Earlier in April, I wrote about a challenge that came to our attention via a Sky & Telescope article here at Astroguyz. The Canadian Maritime Provences and extreme northeastern Maine had a chance at a unique record; sighting the youngest New Moon with optical aid.Moon sighting records have almost reached mythic status amongst “visual athletes.”
Unfortunately, we were clouded out at our planned Houlton, Maine site for our record breaking attempt this past Monday. Weather seems to be the driving theme as of late. The “New Moon” looked very much like the introductory image. Hey, the universe is 99.99999% percent nothingness… while all those “other” blogs cover the trivial fraction of reality, we here at Astroguyz have got a view of the big picture.
Of course, these things happen in the world of extreme astronomy. A tale of astronomical intrigue thwarted by cloudiness comes to mind.
In days of yore, a French astronomer sought to observe the 1761 transit of Venus across the face of the sun. Such observations were crucial at the time for determining the relative scale of the solar system. However, the transit was not visible from his native France or anywhere in Europe. The astronomer decided to observe instead from India. Passage to the subcontinent was a lengthy affair; a one way ticket took six months and included risk of disease and several civil wars. And being that astronomers of the day were part of the elite aristocracy, that was just in First Class! Anyway, as fate would have it, the Seven Years’ War between Britain and France was in full swing. The targeted port of Pondichery had fallen into enemy hands just before their arrival; the luckless astronomer had to observe the transit from the pitching deck of a ship! Now, transits of Venus occur in pairs; that is, intervals of eight years, then followed by 122 years, then eight, and so on.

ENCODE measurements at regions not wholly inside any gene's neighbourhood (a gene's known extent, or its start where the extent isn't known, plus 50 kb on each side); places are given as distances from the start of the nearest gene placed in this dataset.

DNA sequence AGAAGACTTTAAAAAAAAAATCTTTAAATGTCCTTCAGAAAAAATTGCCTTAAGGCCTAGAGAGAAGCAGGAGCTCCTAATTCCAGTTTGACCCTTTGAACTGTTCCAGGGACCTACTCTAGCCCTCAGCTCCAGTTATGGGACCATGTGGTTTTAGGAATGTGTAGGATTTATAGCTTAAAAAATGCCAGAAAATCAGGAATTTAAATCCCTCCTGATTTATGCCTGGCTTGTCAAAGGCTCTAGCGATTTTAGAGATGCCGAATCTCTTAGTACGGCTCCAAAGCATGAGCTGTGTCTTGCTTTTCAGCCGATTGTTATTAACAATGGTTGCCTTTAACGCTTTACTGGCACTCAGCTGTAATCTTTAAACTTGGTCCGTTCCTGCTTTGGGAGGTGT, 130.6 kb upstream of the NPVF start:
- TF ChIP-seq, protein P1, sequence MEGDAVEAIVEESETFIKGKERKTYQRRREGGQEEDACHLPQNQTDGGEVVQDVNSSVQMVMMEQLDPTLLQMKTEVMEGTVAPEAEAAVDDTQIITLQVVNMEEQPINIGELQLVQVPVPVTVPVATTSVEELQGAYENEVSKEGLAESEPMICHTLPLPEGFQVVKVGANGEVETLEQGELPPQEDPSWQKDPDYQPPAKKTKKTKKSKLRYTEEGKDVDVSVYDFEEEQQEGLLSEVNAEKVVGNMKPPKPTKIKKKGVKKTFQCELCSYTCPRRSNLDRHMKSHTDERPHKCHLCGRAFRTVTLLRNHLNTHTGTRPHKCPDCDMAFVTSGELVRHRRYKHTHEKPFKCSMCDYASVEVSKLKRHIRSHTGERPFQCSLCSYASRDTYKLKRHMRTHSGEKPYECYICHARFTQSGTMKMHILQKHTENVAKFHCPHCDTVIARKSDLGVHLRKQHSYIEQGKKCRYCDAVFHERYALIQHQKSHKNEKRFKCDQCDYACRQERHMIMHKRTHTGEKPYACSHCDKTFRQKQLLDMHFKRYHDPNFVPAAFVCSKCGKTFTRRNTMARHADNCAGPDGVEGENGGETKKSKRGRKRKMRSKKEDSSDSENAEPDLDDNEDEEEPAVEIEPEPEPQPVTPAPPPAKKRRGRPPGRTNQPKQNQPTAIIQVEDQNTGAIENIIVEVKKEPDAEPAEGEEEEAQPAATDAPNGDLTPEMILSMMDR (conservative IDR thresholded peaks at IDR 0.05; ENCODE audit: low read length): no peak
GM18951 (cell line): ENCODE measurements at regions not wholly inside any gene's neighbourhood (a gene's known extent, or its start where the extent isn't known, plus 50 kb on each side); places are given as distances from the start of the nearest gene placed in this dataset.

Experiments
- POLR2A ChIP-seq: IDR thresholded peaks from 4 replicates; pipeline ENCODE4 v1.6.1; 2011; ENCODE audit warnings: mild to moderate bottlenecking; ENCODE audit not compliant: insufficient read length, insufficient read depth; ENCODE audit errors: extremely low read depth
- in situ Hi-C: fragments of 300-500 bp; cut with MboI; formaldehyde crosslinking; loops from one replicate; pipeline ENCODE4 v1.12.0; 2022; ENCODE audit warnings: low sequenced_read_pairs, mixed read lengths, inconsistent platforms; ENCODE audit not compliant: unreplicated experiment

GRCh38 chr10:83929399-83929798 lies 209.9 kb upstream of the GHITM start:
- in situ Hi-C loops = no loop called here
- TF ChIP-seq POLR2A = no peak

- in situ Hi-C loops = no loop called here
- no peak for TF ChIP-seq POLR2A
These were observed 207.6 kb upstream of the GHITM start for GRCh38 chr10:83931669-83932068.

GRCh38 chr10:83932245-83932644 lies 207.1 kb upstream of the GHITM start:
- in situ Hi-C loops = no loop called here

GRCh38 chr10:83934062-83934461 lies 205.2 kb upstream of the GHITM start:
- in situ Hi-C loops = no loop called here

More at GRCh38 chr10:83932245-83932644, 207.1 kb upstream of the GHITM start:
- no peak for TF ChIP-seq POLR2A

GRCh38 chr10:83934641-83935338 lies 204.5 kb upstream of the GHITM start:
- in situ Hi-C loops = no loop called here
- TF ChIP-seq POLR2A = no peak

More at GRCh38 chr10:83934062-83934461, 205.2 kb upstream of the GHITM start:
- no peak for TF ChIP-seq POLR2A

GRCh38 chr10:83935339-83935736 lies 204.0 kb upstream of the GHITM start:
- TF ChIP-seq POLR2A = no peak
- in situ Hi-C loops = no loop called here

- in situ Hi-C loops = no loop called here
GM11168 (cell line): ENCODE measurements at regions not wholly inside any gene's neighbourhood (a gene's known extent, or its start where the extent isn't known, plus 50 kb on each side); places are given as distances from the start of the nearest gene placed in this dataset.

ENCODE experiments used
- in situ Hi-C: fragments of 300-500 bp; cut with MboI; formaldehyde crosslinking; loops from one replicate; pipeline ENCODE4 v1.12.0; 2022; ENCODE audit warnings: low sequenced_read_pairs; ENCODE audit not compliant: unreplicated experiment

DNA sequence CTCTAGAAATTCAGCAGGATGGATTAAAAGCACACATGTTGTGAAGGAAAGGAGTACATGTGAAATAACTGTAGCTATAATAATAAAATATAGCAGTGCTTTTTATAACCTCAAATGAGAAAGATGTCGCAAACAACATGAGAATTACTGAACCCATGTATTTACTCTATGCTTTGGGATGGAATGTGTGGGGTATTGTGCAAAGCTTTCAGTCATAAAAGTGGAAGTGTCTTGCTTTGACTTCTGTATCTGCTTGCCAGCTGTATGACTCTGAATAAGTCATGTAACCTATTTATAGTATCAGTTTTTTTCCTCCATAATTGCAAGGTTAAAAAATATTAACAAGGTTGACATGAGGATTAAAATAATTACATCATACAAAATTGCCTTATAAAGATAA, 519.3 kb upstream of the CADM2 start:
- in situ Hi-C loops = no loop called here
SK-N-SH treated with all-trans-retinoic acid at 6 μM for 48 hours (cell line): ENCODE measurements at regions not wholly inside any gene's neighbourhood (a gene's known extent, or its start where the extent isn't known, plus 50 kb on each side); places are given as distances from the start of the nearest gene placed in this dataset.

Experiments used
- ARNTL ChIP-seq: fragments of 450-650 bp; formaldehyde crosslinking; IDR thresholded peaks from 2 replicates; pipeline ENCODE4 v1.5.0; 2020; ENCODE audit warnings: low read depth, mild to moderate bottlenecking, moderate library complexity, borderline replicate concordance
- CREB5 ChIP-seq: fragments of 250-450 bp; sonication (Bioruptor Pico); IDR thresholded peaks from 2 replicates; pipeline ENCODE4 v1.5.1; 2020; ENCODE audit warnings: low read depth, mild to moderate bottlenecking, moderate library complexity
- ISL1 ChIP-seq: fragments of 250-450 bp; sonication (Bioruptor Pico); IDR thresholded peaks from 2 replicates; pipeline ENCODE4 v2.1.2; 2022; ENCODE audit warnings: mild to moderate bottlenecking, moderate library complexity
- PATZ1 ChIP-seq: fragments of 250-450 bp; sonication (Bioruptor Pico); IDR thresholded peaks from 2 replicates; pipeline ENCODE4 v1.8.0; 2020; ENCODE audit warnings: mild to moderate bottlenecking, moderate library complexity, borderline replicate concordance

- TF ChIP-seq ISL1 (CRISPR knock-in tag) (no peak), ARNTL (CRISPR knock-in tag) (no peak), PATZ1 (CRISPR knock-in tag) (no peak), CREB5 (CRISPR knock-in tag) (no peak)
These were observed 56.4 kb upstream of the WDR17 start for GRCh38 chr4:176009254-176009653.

So our hero, with the patience of a Hindu saint decides to sit out the eight year interval. Eight years come and go, and you guessed it; the day dawns cloudy! But that’s not the end of our astronomical hard luck story. The astronomer, knowing that his prospects of living another 122 years are exceedingly small, returns to Europe, only to find that his wife had declared him legally dead, sold his estate, and remarried. The moral of the story? Don’t take the universe too seriously… it obviously doesn’t.
So, why bother with the borderline obsession of glimpsing wispy crescent moons? Sure this could be seen as a “so what?” observation. I can hear my wife saying “I don’t see it…” or refrains of “that’s it?” from jaded Generation-Xbox’ers. Still, such observations reveal the limitations of human optical ability, and may tell us something new about the validity of old historical observations. You just never know when a piece of datum may come in useful. And for religions that base their calendars on the lunar cycle, the month doesn’t begin until the evening of the new crescent Moon. A disagreement in observations can knock a calendar out of whack by a day, and days do indeed add up. So the 2002 record will have to stand for a while…was anyone in the Canadian Maritimes successful? A real-time moon sighting network would be handy to discuss and gauge the “action” out there…and does anyone know the name of our ill-fated astronomer? The answer next week!